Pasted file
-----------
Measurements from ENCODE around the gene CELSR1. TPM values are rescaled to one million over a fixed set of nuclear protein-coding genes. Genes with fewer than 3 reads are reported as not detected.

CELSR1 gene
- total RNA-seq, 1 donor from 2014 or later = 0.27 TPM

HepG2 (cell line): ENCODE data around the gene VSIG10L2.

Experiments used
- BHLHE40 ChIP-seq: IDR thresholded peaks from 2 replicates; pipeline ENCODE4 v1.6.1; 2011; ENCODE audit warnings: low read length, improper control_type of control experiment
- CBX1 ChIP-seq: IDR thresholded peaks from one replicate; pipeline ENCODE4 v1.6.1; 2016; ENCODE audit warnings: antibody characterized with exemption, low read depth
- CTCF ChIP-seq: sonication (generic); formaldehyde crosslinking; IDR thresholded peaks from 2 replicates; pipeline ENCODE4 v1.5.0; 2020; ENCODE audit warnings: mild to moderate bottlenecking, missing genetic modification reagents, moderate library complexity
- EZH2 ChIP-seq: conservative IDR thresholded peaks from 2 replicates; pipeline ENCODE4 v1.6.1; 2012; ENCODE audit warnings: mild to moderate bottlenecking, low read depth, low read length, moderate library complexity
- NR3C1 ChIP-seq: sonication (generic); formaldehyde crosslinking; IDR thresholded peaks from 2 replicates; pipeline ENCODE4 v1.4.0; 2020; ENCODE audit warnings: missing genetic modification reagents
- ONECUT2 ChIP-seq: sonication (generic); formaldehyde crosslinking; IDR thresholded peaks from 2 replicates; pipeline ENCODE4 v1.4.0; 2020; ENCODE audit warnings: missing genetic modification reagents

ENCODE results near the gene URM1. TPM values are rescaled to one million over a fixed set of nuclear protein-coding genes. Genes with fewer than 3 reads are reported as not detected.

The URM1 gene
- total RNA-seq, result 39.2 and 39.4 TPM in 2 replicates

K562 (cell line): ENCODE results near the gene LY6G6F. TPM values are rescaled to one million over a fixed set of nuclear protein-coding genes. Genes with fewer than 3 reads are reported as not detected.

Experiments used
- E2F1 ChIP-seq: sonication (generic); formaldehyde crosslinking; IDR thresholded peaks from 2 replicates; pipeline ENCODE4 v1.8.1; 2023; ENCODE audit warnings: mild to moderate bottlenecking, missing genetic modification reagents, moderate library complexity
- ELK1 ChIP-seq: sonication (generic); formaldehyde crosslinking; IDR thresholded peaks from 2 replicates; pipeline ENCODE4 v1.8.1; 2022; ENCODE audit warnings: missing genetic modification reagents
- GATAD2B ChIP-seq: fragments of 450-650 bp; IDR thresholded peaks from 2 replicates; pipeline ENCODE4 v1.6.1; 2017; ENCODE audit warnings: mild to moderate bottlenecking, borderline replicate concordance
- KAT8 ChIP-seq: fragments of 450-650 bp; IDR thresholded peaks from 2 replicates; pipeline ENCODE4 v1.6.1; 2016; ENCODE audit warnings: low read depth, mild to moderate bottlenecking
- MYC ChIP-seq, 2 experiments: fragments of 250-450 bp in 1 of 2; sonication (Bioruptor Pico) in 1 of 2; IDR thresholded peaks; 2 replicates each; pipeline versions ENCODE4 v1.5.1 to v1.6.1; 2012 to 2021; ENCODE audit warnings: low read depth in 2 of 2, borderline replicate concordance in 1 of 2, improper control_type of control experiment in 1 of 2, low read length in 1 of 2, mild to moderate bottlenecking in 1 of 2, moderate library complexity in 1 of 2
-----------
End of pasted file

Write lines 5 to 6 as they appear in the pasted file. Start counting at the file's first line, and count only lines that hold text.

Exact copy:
Experiments used
- BHLHE40 ChIP-seq: IDR thresholded peaks from 2 replicates; pipeline ENCODE4 v1.6.1; 2011; ENCODE audit warnings: low read length, improper control_type of control experiment